La̱ltła̱n Dala’og̱wa, Keisha Everson, representing the Kumugwe Cultural Society, welcomed Grade 4 teachers, Principals, and Indigenous Education Staff on November 21st to the Kumugwe Big House to prepare for their annual visit to the Big House in Spring 2024.
The Kumugwe Cultural Society have hosted students, traditionally Grade 4’s, in the Big House for 20 plus years, to share the history of the Kumugwe Big house and the significance of the potlatch. Participating in the Big House Experience has been an active and engaging event as students are expected to know why they are coming, be active listeners and remember what they have learned to share that with others – all part of oral tradition that has and continues to exist on this territory since time immemorial.
This is the first year that Keisha Everson or someone from the Kumugwe Cultural Society has talked directly to teachers before the traditional spring event and it was an exciting, cozy, and transformational experience in the Big House, warmed by Clyde Dawson, a firekeeper who shared his gifts with keeping our bodies, minds, and heart warm and ready for this learning. Thank you to for the presence of Karver Everson, brother to Keisha, and Iris and Orion, Keisha’s two lovely children who all remind us of the importance of family and community in our work as educators.
The work to keep ways of being and knowing alive is not done in isolation. We also heard lovely, strong, and supportive words from community members, Ni’noxsola, Evelyn Voyageur and Indigenous Education Council Member, Trish McPhail who both encouraged us to be part of systemic and transformational change.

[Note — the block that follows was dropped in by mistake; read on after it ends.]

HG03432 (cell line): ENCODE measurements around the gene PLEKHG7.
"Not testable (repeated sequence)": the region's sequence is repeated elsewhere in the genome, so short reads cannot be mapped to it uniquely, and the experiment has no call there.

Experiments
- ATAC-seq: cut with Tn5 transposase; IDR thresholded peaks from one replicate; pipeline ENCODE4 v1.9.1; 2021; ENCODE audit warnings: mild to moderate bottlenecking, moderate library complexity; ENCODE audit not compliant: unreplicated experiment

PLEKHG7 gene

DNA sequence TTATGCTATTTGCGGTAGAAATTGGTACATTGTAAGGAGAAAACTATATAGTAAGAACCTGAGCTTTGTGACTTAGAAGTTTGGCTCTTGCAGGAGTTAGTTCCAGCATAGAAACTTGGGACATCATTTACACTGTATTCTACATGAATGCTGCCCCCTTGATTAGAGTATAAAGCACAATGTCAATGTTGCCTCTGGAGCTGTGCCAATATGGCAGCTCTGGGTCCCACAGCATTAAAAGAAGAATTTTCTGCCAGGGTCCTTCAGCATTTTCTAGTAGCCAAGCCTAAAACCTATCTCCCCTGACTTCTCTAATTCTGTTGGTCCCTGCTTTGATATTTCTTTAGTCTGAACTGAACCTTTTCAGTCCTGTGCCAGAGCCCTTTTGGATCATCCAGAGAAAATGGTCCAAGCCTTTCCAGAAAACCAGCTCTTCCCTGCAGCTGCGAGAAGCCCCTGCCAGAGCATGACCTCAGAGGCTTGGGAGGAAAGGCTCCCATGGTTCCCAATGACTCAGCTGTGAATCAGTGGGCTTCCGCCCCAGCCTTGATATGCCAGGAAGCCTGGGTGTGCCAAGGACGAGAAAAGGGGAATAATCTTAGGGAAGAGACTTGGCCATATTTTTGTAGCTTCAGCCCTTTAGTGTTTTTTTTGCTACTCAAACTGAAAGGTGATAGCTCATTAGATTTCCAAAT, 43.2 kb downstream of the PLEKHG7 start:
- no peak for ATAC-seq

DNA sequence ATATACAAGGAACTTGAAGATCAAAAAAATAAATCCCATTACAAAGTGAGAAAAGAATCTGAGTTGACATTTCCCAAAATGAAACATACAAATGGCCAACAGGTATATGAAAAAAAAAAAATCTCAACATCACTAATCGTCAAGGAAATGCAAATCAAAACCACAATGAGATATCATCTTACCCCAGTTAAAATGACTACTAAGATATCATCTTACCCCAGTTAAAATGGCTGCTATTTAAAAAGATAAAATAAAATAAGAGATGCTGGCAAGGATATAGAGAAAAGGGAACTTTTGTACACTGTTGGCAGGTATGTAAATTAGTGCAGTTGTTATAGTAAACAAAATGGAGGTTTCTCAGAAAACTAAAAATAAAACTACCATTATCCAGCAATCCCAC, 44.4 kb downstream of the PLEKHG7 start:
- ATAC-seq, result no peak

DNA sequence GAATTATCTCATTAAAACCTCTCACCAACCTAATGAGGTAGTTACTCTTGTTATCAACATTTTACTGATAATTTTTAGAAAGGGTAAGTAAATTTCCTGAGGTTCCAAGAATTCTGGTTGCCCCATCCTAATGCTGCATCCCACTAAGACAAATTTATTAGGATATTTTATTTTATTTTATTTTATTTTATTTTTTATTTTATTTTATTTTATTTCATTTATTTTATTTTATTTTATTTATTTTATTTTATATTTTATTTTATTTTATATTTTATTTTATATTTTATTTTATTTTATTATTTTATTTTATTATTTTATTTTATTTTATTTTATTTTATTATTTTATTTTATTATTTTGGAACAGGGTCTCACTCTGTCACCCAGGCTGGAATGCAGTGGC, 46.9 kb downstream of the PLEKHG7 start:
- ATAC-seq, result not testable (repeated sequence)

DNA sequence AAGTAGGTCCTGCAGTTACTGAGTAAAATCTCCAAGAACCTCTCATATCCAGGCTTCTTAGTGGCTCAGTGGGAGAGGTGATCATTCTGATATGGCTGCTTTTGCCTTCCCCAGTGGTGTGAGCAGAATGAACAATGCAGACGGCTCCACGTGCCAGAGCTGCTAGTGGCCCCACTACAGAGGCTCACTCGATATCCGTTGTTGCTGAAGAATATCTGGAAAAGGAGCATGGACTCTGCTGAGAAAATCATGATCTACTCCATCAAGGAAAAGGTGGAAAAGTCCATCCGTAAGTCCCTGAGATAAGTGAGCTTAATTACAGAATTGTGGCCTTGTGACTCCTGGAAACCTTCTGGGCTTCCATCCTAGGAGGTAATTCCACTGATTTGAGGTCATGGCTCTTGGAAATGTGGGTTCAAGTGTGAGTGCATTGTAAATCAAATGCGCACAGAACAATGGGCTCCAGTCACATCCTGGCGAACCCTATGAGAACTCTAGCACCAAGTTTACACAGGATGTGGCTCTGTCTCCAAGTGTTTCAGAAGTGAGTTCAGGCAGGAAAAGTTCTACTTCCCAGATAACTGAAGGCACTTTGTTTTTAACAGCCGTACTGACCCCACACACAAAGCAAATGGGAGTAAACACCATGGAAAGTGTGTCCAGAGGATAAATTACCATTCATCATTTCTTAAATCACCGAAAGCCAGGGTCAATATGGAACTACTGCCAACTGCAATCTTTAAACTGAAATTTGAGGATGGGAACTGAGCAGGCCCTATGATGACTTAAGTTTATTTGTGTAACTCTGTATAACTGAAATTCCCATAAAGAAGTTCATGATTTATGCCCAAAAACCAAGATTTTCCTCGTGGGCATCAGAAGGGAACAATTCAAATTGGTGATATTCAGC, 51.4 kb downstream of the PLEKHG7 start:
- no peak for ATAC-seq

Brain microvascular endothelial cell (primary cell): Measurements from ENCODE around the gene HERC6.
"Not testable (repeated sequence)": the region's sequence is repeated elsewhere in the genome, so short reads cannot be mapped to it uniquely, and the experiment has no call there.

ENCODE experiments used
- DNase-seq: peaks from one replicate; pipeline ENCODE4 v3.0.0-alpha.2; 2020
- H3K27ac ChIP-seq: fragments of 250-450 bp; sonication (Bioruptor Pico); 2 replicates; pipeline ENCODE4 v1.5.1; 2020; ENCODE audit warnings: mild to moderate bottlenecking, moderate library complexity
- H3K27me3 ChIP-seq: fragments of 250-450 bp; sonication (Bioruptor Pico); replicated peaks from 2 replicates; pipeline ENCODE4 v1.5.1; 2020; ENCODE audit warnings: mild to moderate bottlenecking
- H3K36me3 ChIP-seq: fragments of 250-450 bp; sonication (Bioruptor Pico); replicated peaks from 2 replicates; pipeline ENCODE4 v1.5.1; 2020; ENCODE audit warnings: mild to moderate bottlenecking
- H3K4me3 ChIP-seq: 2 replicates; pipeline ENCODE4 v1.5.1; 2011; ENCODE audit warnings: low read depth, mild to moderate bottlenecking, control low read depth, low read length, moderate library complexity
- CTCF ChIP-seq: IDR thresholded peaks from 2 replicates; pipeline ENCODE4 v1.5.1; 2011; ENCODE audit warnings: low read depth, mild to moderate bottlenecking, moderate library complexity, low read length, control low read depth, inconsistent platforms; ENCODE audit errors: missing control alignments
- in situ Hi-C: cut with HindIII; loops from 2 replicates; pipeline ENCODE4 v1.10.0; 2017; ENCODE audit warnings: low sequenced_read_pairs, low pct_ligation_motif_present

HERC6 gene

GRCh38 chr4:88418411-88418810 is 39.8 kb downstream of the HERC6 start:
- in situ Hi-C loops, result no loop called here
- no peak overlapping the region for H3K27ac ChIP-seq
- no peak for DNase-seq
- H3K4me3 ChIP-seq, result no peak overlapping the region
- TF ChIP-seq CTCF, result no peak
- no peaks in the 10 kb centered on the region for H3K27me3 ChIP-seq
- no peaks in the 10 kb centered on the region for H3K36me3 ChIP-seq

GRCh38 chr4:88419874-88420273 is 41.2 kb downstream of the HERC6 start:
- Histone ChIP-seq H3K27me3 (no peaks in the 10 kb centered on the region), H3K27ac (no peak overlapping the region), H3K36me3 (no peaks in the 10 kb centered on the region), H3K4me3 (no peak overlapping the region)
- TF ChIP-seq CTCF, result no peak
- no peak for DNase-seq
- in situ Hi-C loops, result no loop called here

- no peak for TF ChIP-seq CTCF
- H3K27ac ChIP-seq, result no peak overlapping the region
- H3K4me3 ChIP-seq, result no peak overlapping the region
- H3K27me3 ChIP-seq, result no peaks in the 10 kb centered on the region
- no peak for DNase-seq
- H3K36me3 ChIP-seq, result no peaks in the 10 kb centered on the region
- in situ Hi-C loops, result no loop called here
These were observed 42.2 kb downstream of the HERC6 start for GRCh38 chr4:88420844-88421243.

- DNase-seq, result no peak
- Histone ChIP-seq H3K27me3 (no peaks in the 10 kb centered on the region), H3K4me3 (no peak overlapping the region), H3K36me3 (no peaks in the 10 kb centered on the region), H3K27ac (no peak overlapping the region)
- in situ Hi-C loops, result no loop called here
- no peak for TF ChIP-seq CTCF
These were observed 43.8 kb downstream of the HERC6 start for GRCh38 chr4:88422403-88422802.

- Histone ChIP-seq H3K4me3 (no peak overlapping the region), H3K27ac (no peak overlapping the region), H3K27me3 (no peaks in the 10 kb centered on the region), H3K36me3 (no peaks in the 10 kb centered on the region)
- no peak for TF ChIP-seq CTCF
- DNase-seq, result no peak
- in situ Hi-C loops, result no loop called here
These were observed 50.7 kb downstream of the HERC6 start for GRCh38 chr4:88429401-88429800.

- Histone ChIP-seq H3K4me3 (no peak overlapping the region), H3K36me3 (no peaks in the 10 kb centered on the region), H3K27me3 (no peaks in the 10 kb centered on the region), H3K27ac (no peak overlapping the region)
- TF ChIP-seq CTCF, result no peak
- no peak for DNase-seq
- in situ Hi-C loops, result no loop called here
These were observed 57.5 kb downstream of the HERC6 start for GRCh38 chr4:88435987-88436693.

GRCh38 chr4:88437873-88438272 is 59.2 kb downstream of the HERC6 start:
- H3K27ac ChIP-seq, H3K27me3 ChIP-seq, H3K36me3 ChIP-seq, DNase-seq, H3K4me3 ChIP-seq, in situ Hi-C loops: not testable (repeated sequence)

Grade 4 students and teachers will come to visit the Big House ready and more prepared than ever.
Carrying the name La̱ltła̱n Dala’og̱wa from her great-grandmother, Keisha Everson is from the Gigalga̱m ‘Walas Kwaguł of the Kwakwaka̱’wakw and a member of the K’omoks First Nation with ancestral ties to the Tlingit and Europe, particularly the Netherlands.
She has a Masters’ of Education in Indigenous Language Revitalization from the University of Victoria where she deepened her passion for learning and teaching Kwak̕wala, the first language of her grandmother. Keisha worked in School District 72 as a District Indigenous Language and Culture Teacher for 6 years before taking a break from the classroom to be home with her two children. She enjoys sharing Indigenous teachings, perspectives, and history with educators through meaningful conversation.